Tis’ the season to be freezing’, fa la la la la, la la, la, la.
It’s that time of year, where the air is frigid, exams are tough, and the Pillsbury cookies are really, really good. The holiday season is upon us and therefore, I’ve created a Toronto Maple Leafs Christmas Wish List. What kinds of things do I want from the Leafs for Christmas and why do I want them? Well, let’s go through them, one by one.
Backup Goalie Resolution
This is a biggie. Long-term, the Leafs have something with Joseph Woll, who is developing with the Marlies. Right now, Michael Hutchinson has only played in back to back situations, but hasn’t won. That just isn’t going to work. Kasimir Kaskisuo wasn’t given an opportunity to truly show what he’s got, and the team hung him out to dry in his only game with the Leafs.
Neither one inspires any confidence in me, and it is abundantly clear that something needs to be done here. Your backup should be able to get you a few points throughout the year, maybe 10-14. Right now, the Leafs have one(!) point from a goalie, not named Andersen. ONE. SINGLE. POINT. That is not good enough.
The Leafs probably could’ve acquired Tristan Jarry in the summer, considering he was available. Given how Jarry now has three shutouts in December, the Penguins aren’t giving him up. And while the Rangers have two budding goalies, neither Georgiev, nor Shesterkin will be available. That leaves Casey DeSmith and Jack Campbell as potential cheap adds.
However, for this wish list: I’d look to move one of the forwards, a position of strength, for Jarry, Georgiev or Shesterkin. This likely requires Kapanen, Johnsson or someone of that ilk, as part of the package. To me, this solves the goaltending situation for the foreseeable future.
It’s a long shot, but I’d like to have confidence in the backup goalie.
It’s no secret this team is wildly inconsistent. This is a team that goes out and dominates the Stanley Cup Champions, but also collapses and gives up three or four goals in three-minute spans. Some nights they look like one of the NHL’s very best teams, then look like a bottom 10 team the next night.
Since Keefe took over, the Leafs have been much better to start games. They’ve had multi-goal first periods, and have scored first more often than not. In Colorado, the Leafs responded to being scored on in the first minute with four goals in the first period. The team looks more prepared to start games and uses their puck possession to impose their will.
The downfall has come in the third periods, where the Leafs have been more bad than good, of late. To have success, the team needs to play consistently within the context of a single game, and over a stretch of games. If Keefe can find a way to make that happen, the hearts of many Leafs fans would be significantly less stressed.
Penalty Kill Success Rate
Since Keefe took over, the penalty kill has surrendered three goals in 11 games, while scoring two shorthanded markers of their own. Considering they’d given up 21 goals in the first 23 games of the year (0.91/game), giving up three in 11 (0.27/game) is a significant improvement. That’s probably not a realistic expectation going forward, but to level off at about 0.4 goals against/game would be terrific.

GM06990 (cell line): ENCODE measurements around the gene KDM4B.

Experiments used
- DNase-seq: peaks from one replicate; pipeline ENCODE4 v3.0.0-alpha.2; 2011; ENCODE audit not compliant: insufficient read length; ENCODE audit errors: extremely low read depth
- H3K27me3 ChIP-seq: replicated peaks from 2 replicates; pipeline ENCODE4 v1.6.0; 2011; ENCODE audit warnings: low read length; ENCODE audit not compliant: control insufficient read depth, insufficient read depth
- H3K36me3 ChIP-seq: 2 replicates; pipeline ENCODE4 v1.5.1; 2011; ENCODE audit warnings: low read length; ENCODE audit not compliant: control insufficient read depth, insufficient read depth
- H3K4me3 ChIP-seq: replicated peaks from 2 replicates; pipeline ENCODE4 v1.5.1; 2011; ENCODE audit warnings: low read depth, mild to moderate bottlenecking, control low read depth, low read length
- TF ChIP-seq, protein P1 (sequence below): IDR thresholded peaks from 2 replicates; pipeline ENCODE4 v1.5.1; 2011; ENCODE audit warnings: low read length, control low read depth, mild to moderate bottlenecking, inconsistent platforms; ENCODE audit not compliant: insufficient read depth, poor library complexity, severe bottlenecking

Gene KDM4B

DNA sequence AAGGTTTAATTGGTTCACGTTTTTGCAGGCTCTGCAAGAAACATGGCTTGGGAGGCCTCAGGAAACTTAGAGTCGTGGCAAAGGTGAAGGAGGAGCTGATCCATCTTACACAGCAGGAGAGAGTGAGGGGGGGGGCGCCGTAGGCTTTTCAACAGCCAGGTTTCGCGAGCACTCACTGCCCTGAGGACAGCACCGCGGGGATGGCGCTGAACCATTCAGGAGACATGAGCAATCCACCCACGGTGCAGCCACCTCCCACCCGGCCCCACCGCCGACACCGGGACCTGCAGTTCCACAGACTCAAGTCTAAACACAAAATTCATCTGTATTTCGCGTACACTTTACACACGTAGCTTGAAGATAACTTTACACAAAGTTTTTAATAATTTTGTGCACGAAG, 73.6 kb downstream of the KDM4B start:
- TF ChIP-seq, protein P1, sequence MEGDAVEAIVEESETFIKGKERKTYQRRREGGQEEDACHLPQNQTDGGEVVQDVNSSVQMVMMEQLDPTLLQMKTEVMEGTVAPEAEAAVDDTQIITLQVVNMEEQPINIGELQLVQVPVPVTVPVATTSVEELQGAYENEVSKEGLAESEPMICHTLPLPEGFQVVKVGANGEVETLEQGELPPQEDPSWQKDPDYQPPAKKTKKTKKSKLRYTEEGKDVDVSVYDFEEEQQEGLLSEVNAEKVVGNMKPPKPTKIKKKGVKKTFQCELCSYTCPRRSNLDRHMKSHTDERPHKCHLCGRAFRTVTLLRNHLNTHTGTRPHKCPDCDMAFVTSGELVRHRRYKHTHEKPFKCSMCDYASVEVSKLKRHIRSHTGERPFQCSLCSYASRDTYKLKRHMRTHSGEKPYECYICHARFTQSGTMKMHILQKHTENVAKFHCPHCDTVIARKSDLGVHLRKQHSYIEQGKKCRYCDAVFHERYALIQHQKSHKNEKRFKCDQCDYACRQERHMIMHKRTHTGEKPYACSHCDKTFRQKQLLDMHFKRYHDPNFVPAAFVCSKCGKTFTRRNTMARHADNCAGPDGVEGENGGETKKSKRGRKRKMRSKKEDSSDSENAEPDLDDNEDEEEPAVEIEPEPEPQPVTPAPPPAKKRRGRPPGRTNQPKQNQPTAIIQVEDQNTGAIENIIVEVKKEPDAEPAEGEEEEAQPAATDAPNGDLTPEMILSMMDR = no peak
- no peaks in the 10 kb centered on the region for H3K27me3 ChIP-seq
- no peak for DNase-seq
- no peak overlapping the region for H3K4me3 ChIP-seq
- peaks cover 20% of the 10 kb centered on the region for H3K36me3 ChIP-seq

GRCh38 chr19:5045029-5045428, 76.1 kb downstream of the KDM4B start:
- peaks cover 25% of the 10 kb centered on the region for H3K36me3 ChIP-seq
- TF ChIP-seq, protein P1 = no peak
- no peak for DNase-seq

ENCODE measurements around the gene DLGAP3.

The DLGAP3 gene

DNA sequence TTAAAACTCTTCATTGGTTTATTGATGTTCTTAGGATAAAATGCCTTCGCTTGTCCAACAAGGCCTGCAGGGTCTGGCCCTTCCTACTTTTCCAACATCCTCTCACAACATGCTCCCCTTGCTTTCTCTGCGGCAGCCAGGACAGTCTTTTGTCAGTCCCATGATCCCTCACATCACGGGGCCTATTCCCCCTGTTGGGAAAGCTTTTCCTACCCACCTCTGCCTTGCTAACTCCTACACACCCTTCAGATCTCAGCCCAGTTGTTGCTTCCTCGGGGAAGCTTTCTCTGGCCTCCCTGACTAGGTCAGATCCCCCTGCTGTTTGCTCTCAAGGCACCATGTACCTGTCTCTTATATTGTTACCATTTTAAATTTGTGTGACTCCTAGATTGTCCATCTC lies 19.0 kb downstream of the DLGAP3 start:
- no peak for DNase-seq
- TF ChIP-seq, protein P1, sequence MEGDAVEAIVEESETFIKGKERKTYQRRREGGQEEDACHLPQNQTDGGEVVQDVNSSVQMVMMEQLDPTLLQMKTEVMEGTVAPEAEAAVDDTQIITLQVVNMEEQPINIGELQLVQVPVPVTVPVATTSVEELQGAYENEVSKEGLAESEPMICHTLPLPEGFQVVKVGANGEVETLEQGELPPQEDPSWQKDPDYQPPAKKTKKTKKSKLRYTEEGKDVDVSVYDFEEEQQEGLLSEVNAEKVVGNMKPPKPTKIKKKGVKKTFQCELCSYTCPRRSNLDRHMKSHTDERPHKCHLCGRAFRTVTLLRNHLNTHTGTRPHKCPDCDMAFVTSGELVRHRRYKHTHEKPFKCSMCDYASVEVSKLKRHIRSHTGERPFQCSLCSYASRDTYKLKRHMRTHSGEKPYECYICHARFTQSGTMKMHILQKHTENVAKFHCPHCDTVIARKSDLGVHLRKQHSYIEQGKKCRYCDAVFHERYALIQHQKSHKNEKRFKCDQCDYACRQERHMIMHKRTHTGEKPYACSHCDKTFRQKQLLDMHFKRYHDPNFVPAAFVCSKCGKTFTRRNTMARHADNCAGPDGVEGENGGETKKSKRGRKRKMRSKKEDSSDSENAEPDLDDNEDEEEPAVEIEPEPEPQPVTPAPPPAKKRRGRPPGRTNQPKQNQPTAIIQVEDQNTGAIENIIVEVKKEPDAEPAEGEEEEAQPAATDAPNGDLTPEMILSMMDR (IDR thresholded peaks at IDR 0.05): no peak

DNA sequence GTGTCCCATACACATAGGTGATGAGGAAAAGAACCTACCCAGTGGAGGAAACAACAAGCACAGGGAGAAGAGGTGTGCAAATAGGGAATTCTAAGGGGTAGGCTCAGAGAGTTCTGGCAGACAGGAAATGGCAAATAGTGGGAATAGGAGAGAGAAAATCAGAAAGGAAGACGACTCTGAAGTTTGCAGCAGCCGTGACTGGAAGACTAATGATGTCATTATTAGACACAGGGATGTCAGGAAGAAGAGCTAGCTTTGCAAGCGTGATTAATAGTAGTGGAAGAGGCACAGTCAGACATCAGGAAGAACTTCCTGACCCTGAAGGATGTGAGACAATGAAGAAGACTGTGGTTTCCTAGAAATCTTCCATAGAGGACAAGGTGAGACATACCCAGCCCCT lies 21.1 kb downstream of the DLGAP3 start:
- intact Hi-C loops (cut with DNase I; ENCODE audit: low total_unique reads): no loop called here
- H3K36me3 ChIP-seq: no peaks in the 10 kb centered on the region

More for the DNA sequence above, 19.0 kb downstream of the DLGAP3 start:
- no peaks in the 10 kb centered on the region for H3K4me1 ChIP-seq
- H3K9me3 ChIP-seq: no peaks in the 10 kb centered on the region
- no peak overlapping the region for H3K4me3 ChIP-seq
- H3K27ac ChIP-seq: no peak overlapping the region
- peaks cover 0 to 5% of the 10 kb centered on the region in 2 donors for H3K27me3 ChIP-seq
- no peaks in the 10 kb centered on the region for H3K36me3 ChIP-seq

My wish: for the Leafs to kill penalties at an 84% rate for the rest of the season.
To get there, I’d like to see the Leafs fully adopt the “Power Kill” mentality. With Kapanen, Mikheyev, Engvall, Marner and Hyman, the Leafs absolutely have the speed and skill to be one of the league’s elite Power Kill teams. This means using your speed and skill to force turnovers up-ice and create chances, while shorthanded. Doing this would make power-play units think a little harder about making a dangerous pass that could result in a scoring chance against. This is an area that could be a difference-maker for the Leafs and something I would love to see, explored.
Sort Out the Defensive Pairings
The Leafs may have found something with Muzzin and Holl as a shutdown pairing. After all, they completely nullified the McDavid line and have put up good possession numbers against tough competition. Holl has shown himself to play with good gap control, make simple plays to break the puck out and skate himself into good situations. Muzzin has always been a shutdown type, but struggled with Barrie. Continuing to play that pair together until they prove they can’t take the tougher competition is a wise idea.
As for Rielly, Barrie, Dermott and Ceci, there needs to be some consistency. It’s unlikely that Sandin plays minutes with these four ahead of them, although I’d make the argument that he should play over Ceci. It is extremely clear that Rielly-Ceci doesn’t work, which leaves the logical Rielly-Barrie pair. That is currently being tried, but until there is a body of work with both players healthy, it is hard to evaluate. The bottom two pairs have a lot of unknowns right now, and that needs to be sorted out with some assurance in the very near future.
To Sum It Up
Hopefully, the Leafs are feeling cheery and not Grinch-y. The backup goalie situation is the biggest wish on the list, and most certainly the hardest to solve. The other three are relatively attainable scenarios, in comparison. All four of these wishes would go a long way to sustained success for the Leafs.